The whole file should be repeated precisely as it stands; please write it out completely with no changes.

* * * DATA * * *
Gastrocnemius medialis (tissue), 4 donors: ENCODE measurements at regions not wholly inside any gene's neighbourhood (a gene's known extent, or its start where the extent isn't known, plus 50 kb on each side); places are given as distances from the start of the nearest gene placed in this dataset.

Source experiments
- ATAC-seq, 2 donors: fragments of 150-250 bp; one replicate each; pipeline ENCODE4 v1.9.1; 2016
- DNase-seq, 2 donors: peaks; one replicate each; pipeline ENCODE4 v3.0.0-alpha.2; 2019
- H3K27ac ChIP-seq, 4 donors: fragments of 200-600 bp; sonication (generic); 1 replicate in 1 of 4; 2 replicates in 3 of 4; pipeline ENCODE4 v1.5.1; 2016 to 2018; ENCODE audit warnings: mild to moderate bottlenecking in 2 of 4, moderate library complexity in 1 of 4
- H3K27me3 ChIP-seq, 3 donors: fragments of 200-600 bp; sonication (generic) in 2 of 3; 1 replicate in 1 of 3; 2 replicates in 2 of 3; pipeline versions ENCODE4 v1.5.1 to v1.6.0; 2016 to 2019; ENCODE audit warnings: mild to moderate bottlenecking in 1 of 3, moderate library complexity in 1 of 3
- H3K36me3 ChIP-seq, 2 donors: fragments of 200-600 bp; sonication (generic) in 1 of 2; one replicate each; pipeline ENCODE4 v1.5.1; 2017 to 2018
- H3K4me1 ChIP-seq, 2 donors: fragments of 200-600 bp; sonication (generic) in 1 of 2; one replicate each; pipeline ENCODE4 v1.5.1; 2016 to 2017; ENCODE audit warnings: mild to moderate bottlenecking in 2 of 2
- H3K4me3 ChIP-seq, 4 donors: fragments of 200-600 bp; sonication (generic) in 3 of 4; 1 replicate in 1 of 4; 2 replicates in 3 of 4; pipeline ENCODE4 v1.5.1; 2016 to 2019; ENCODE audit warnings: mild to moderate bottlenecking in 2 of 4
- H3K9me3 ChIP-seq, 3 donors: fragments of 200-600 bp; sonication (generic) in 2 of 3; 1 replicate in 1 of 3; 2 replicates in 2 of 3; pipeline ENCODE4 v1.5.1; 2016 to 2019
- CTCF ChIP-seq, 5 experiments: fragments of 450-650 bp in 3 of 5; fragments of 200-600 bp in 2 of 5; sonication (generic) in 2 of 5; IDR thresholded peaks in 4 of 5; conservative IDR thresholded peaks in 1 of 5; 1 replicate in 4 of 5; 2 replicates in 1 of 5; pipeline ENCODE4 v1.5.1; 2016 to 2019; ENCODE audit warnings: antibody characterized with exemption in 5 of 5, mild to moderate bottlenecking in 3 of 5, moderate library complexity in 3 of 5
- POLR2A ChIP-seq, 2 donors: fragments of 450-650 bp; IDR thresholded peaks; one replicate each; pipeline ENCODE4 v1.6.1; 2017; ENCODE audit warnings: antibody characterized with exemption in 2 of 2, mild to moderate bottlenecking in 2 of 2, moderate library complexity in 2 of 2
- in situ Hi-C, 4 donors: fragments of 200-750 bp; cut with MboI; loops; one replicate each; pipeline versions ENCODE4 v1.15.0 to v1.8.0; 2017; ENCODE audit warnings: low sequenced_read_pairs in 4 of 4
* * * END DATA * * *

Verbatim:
Gastrocnemius medialis (tissue), 4 donors: ENCODE measurements at regions not wholly inside any gene's neighbourhood (a gene's known extent, or its start where the extent isn't known, plus 50 kb on each side); places are given as distances from the start of the nearest gene placed in this dataset.

Source experiments
- ATAC-seq, 2 donors: fragments of 150-250 bp; one replicate each; pipeline ENCODE4 v1.9.1; 2016
- DNase-seq, 2 donors: peaks; one replicate each; pipeline ENCODE4 v3.0.0-alpha.2; 2019
- H3K27ac ChIP-seq, 4 donors: fragments of 200-600 bp; sonication (generic); 1 replicate in 1 of 4; 2 replicates in 3 of 4; pipeline ENCODE4 v1.5.1; 2016 to 2018; ENCODE audit warnings: mild to moderate bottlenecking in 2 of 4, moderate library complexity in 1 of 4
- H3K27me3 ChIP-seq, 3 donors: fragments of 200-600 bp; sonication (generic) in 2 of 3; 1 replicate in 1 of 3; 2 replicates in 2 of 3; pipeline versions ENCODE4 v1.5.1 to v1.6.0; 2016 to 2019; ENCODE audit warnings: mild to moderate bottlenecking in 1 of 3, moderate library complexity in 1 of 3
- H3K36me3 ChIP-seq, 2 donors: fragments of 200-600 bp; sonication (generic) in 1 of 2; one replicate each; pipeline ENCODE4 v1.5.1; 2017 to 2018
- H3K4me1 ChIP-seq, 2 donors: fragments of 200-600 bp; sonication (generic) in 1 of 2; one replicate each; pipeline ENCODE4 v1.5.1; 2016 to 2017; ENCODE audit warnings: mild to moderate bottlenecking in 2 of 2
- H3K4me3 ChIP-seq, 4 donors: fragments of 200-600 bp; sonication (generic) in 3 of 4; 1 replicate in 1 of 4; 2 replicates in 3 of 4; pipeline ENCODE4 v1.5.1; 2016 to 2019; ENCODE audit warnings: mild to moderate bottlenecking in 2 of 4
- H3K9me3 ChIP-seq, 3 donors: fragments of 200-600 bp; sonication (generic) in 2 of 3; 1 replicate in 1 of 3; 2 replicates in 2 of 3; pipeline ENCODE4 v1.5.1; 2016 to 2019
- CTCF ChIP-seq, 5 experiments: fragments of 450-650 bp in 3 of 5; fragments of 200-600 bp in 2 of 5; sonication (generic) in 2 of 5; IDR thresholded peaks in 4 of 5; conservative IDR thresholded peaks in 1 of 5; 1 replicate in 4 of 5; 2 replicates in 1 of 5; pipeline ENCODE4 v1.5.1; 2016 to 2019; ENCODE audit warnings: antibody characterized with exemption in 5 of 5, mild to moderate bottlenecking in 3 of 5, moderate library complexity in 3 of 5
- POLR2A ChIP-seq, 2 donors: fragments of 450-650 bp; IDR thresholded peaks; one replicate each; pipeline ENCODE4 v1.6.1; 2017; ENCODE audit warnings: antibody characterized with exemption in 2 of 2, mild to moderate bottlenecking in 2 of 2, moderate library complexity in 2 of 2
- in situ Hi-C, 4 donors: fragments of 200-750 bp; cut with MboI; loops; one replicate each; pipeline versions ENCODE4 v1.15.0 to v1.8.0; 2017; ENCODE audit warnings: low sequenced_read_pairs in 4 of 4